Theater review by Raven Snook
The manic inventiveness of the minimalist theater company Bedlam has yielded rich dividends in productions like Sense & Sensibility and What You Will. When the troupe misfires, however, its battiness gets boring. Five Bedlam vets, including director Eric Tucker, portray multiple parts in Uncle Romeo Vanya Juliet, a crash-up of Chekhov and Shakespeare with an emphasis on the former: It's a vodka martini with the Bard as the vermouth. Unfortunately, this dramatic cocktail does little to bring out the shows' shared themes of passion, obsession and betrayal.
During Act I, Kimberly Pau's new translation of Uncle Vanya is played broadly and frantically in the round, on a raw stage peppered with trees on rollers. Those unfamiliar with the text will get lost fast in the forest, even before Romeo and Juliet kicks in. Edmund Lewis earns a few laughs as the forlorn Vanya and his nagging mother, but Tucker's Astrov seems glib, Susannah Millonzi's Sonya wallows in self-pity and Randolph Curtis Rand's professor barely registers. Only the luminous Zuzanna Szadkowski manages to create a complete character as Yelena. With her husky inflections, expressive strut and sleepy-sad eyes, it's no wonder she's the object of all the men's desires.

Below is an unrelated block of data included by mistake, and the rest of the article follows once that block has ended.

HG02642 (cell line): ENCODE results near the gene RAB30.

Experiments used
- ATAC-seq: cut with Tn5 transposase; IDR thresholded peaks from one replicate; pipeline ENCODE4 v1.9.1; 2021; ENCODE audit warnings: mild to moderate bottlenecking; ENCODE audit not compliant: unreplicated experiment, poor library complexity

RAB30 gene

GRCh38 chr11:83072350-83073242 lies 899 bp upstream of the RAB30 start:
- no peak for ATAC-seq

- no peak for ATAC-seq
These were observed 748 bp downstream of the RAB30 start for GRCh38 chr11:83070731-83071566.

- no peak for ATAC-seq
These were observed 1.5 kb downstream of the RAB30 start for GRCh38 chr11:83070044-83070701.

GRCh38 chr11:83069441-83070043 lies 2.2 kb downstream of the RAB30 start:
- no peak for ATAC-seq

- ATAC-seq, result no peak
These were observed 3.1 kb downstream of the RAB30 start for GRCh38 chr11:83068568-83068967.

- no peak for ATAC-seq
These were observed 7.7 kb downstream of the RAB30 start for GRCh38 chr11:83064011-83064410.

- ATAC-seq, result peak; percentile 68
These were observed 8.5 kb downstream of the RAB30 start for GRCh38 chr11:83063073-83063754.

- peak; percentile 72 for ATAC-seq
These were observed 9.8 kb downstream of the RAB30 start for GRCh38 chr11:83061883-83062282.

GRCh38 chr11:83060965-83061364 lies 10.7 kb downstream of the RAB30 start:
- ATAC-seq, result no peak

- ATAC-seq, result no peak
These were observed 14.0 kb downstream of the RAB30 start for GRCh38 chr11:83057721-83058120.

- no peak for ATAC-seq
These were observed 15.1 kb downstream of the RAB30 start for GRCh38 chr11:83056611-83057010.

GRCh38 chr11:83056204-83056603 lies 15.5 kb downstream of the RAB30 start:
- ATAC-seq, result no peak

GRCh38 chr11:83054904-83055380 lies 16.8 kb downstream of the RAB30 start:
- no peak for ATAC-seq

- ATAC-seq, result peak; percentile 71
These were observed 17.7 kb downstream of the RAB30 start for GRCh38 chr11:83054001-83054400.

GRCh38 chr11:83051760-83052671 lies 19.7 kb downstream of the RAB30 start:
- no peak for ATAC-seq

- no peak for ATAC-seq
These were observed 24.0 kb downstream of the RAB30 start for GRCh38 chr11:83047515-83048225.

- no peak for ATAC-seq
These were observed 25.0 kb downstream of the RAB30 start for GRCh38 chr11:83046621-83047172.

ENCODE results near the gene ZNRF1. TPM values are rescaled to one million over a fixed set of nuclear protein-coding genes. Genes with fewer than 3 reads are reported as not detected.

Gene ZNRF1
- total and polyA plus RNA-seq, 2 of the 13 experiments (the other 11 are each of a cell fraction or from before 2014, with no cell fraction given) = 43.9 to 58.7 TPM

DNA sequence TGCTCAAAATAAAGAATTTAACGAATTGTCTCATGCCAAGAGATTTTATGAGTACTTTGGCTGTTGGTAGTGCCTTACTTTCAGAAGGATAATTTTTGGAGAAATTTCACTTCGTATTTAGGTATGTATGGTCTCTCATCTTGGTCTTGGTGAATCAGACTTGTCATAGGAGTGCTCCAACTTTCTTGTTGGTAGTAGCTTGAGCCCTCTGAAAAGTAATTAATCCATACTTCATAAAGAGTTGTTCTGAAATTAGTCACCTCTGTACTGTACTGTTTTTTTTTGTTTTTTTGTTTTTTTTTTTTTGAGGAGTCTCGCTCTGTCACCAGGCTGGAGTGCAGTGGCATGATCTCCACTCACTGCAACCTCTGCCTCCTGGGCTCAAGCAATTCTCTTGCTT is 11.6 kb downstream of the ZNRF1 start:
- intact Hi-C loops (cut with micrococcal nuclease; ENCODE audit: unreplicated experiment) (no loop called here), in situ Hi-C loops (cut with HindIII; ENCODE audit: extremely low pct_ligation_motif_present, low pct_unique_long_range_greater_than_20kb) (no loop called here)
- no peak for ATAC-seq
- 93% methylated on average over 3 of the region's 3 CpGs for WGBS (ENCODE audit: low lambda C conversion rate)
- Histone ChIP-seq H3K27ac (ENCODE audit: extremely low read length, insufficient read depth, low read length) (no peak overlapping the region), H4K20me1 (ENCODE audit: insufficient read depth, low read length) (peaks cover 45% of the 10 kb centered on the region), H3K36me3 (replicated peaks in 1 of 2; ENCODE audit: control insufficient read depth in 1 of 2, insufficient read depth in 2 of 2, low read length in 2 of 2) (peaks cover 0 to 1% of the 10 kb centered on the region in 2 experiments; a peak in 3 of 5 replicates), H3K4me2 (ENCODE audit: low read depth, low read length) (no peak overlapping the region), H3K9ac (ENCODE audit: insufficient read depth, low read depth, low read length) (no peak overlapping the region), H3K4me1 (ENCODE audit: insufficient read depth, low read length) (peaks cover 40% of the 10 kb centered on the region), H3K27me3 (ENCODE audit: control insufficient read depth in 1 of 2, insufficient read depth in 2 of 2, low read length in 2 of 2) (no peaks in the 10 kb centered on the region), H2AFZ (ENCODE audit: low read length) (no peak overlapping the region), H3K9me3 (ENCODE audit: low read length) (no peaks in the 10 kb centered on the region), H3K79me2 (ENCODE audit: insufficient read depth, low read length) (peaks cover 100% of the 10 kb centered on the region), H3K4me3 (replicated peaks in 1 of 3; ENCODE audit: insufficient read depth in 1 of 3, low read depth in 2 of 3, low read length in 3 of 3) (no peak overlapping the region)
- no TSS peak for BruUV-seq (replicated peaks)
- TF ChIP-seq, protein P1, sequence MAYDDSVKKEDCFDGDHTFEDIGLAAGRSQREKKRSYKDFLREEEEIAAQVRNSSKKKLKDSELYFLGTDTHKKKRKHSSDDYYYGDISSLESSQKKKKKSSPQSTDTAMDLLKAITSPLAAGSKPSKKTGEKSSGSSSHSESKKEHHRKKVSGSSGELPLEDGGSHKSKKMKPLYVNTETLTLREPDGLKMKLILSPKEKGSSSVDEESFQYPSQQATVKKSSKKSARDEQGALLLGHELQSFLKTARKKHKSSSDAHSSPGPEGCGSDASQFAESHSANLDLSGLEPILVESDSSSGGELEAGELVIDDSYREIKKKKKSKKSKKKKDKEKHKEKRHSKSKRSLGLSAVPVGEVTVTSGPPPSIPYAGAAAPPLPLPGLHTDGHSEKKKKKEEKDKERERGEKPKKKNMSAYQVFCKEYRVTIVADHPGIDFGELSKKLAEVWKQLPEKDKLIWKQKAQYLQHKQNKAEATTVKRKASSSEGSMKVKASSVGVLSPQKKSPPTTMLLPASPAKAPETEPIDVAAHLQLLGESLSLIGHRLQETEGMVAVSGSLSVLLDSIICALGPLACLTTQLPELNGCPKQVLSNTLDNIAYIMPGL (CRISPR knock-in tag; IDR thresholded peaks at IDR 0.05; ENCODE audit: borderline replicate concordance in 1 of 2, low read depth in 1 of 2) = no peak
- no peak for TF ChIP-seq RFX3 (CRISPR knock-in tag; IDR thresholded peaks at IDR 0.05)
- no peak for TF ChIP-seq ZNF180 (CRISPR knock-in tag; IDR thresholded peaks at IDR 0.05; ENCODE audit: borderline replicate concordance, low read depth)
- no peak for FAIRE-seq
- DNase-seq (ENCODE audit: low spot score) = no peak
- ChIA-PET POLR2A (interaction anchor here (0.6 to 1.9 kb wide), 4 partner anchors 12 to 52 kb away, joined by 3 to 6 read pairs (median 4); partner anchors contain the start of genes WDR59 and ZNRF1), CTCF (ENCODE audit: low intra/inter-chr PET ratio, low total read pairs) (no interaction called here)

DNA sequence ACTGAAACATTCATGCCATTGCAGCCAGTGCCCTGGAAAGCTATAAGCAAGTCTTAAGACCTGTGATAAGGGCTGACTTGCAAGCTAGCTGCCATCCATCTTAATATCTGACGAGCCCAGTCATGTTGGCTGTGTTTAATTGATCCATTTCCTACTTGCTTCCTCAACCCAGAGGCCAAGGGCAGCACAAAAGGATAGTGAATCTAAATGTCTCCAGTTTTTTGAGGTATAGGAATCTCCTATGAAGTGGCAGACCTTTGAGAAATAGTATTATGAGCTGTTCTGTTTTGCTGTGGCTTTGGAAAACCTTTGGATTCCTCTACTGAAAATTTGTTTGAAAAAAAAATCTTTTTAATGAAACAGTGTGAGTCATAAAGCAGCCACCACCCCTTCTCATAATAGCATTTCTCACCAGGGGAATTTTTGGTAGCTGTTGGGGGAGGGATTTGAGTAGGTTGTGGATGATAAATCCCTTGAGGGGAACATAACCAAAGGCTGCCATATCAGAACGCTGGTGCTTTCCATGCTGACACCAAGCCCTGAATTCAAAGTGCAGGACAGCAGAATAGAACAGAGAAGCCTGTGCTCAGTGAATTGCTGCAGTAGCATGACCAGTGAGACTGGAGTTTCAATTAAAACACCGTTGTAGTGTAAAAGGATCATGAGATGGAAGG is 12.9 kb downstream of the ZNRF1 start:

Szadkowski also makes a fetching Juliet in the second act, when the trees have been replaced by Cold War–era metal desks because…who knows? So many choices in this overlong acting experiment raise that question. Bedlam's M.O. is to crack open classic texts and discover something unexpected and resonant inside them. But beneath a few nifty performances, there's nothing at the center this time. Like the balloon that inexplicably hovers just a few inches above the stage, Uncle Romeo Vanya Juliet is both lightweight and deflating.
A.R.T/New York Theatres (Off Broadway). By William Shakespeare and Anton Chekhov. Directed by Eric Tucker. With ensemble cast. Running time: 2hrs 30mins. One intermission.